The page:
About 12 1/2 years ago, in early 2000, I decided to renounce my sedentary home and work lifestyle, and get back in shape. At first I tried the stationary bike, then I moved on to an elliptical cross trainer, and finally, my albatross, running.
All through high school, except my freshman year, I cagily avoided the dreaded “one-mile” run during our track and field unit in gym class. From the time I graduated from high school until my early 30s, I could probably count on my hands the number of times I went for a run – just for exercise. For me, running was only useful as a means to chase a ball, and nothing else.
It took an eye-opening moment to change my view on exercise.
My third child, Arielle, was due in about two months, and I resolved to drop some weight. I was aghast the last time I stepped on a doctor’s scale, and I kept pushing the sliding weight farther to the right than ever before. When it comes to weighing yourself, right is definitely wrong.
Back in 2000, my sister Kate was the fitness director at the Norwich YMCA, and she gave me the nickel tour of the Nautilus center. In over 20 years as a Y member, I had never set foot in the hallowed Nautilus room. That was another level up on the membership purchase, and my lone interest at the Y, to that point, was honing my marginal basketball skills.
Kate took me through the nautilus lifting stations, and the rest was up to me and my motivation. After a week on the bike, I decided I needed something else. I didn’t have music to listen to at that point (I really could have used Internet radio), so my workout was me, my machine, and my meandering thoughts. Getting me to stay in one spot for more than 20 minutes at a time is difficult enough, especially when I am willingly doling out sweat in buckets. Sweaty shirts? What the heck were those?
Sitting on a bike was boring, and the elliptical kept my interest for only 20 minutes at a time. I sure as heck wasn’t getting on the Nordic skiing track, so my logical move was my bane for years.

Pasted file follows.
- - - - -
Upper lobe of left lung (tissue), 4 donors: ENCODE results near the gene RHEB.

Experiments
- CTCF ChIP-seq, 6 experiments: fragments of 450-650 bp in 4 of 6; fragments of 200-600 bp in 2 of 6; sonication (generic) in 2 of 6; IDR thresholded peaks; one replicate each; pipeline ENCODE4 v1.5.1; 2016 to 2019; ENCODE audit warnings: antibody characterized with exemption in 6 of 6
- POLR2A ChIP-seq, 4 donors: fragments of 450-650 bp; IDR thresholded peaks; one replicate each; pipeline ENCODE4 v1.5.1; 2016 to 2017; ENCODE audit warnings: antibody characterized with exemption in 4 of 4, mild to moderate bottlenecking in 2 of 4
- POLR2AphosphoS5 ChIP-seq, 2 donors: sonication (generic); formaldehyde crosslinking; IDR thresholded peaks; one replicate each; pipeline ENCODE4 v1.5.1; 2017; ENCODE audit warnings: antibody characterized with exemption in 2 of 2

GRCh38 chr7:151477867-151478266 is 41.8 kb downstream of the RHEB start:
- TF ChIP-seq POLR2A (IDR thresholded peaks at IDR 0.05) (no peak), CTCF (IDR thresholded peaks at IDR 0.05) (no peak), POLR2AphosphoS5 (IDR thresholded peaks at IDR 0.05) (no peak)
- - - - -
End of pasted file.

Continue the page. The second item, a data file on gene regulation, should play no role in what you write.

I remember clear as day my first run outdoors. I had pre-measured a one-mile loop from my house on Francis Ave., and made my trek mid-evening in February. With the temperature approximately in the high 20s, I equipped myself with sweatpants, two undershirts, and a sweatshirt. Not familiar with how much the body heats up during a run, I made darn sure I wasn’t freezing my hind end.
That one mile was the longest 5,280 feet I ever covered on my own. Despite running at a musical pace best defined as “largo,” I was starched by run’s end. I think I coughed up every bit of mucus my body had produced the last 10 years, then I wheezed and hacked myself into the belief that running was actually beneficial to my health.
Just like anything, the more you practice, the better you get. I gradually added tenths of miles to my runs. Literally, I progressed from 1.0, to 1.2, to 1.4 miles, and eventually up to nearly two miles. Did I ever get the running bug? Heck no! I still would rather chase a ball, but with age, you have to make some concessions. Within a few years, I was running five-kilometer races, and to my surprise, I didn’t embarrass myself.
I recount my foray into running as a segue into our selections this week as Athlete of the Week, Norwich juniors Robert Jeffrey and Matt Murray.
As a some-time runner – and competitively a few times – I have great admiration for those who attain times I can only dream about. Matt and Robert are standouts on the NHS cross country team, and neither ran distance races competitively as recently as two years ago. Matt has long been known as an outstanding sprinter and middle distance runner, and Robert was still on the soccer team at the start of fall practices this August. Matt has a leg up on Robert – by one year – and the two are setting a brisk pace that should take them to the state cross country meet next month.
As talented as these young men are, I can safely assume neither one has worn three layers of clothes while running or nearly died after the first mile.

Follow Patrick Newell on Twitter @evesunpat

Two sides to the same coin

Thursday, October 25th, 2012
Kevin Doonan

With stories it’s not so much what they are about/ but how they are told that defines them. Here are two tweets from the Associated Press and CNN about the same story:

AP: “Barrage of Gaza rockets draws Israeli air strikes; 1 Palestinian militant killed.”

cnnbrk: “Israeli airstrikes into Gaza have killed 3 Palestinians, after rocket attacks from Gaza into Israel.”